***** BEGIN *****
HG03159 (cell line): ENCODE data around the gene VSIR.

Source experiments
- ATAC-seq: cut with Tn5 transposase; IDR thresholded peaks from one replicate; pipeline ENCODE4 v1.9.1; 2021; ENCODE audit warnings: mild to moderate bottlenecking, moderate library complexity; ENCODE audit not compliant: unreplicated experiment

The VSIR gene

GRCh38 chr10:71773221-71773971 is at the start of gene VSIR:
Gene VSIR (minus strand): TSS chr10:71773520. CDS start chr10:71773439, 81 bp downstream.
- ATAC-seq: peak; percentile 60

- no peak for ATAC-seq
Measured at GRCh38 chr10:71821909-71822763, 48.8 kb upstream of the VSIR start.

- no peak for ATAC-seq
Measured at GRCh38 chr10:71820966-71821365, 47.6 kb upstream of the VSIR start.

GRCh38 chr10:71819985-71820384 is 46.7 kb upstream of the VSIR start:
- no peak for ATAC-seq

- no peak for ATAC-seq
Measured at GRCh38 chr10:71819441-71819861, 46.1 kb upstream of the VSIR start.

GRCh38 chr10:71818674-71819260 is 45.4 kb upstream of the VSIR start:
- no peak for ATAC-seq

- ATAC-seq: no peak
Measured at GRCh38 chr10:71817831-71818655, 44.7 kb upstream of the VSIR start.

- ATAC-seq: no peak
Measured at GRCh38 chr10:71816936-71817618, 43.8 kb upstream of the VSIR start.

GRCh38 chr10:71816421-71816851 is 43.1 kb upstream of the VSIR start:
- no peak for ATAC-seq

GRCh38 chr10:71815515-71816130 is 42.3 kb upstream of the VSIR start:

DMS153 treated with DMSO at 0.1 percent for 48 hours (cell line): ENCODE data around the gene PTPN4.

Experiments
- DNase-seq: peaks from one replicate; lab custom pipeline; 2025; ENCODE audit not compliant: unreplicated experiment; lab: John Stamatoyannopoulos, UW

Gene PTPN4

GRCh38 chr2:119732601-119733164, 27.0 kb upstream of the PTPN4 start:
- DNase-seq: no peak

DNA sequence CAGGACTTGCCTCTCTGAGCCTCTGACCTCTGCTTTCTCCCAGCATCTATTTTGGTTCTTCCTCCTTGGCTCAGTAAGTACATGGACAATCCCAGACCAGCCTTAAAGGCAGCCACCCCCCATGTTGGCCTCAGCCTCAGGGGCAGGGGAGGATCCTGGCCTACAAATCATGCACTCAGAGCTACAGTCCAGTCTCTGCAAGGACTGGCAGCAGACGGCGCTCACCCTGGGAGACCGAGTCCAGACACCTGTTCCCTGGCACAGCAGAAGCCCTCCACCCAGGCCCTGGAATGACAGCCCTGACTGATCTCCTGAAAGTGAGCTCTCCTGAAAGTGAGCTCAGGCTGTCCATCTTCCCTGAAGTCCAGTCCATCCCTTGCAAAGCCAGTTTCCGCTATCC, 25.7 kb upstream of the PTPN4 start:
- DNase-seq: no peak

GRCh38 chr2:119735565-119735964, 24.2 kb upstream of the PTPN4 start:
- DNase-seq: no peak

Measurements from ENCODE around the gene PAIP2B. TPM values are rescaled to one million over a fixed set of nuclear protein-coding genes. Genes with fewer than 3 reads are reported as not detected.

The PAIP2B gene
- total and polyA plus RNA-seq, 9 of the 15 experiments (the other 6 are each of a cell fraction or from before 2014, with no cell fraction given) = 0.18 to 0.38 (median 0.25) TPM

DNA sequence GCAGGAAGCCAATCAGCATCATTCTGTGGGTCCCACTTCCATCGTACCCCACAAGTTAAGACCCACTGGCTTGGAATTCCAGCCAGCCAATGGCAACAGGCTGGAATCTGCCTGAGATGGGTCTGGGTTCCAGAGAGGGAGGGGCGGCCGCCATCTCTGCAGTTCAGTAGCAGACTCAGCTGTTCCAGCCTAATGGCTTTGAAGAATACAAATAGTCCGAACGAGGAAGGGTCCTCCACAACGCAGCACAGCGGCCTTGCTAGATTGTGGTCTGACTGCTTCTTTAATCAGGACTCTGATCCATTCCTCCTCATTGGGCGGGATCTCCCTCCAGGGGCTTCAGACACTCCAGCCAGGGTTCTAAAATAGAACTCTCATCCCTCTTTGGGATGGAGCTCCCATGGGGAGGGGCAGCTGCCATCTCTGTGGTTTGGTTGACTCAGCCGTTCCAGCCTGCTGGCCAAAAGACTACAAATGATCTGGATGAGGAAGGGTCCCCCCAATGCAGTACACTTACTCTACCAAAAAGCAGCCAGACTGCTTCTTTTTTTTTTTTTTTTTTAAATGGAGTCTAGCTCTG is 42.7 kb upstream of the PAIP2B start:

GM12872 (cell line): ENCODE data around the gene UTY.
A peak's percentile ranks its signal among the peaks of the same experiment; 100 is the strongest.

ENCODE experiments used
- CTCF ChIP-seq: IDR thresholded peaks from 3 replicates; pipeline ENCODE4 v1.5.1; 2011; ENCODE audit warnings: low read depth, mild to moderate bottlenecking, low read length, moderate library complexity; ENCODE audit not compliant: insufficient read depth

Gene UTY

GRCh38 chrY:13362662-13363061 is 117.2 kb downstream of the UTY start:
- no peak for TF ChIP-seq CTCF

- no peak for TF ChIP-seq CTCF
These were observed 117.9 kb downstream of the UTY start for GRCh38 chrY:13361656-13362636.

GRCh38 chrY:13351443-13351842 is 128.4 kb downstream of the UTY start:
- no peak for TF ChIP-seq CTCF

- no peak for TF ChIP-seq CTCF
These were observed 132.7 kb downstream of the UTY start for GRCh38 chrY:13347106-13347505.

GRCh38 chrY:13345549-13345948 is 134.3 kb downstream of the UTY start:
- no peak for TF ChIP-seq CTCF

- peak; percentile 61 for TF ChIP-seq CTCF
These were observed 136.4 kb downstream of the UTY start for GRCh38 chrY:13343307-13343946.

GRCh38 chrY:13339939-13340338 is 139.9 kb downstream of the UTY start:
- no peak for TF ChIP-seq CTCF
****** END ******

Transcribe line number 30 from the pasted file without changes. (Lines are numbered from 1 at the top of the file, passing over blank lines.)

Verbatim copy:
- DNase-seq: no peak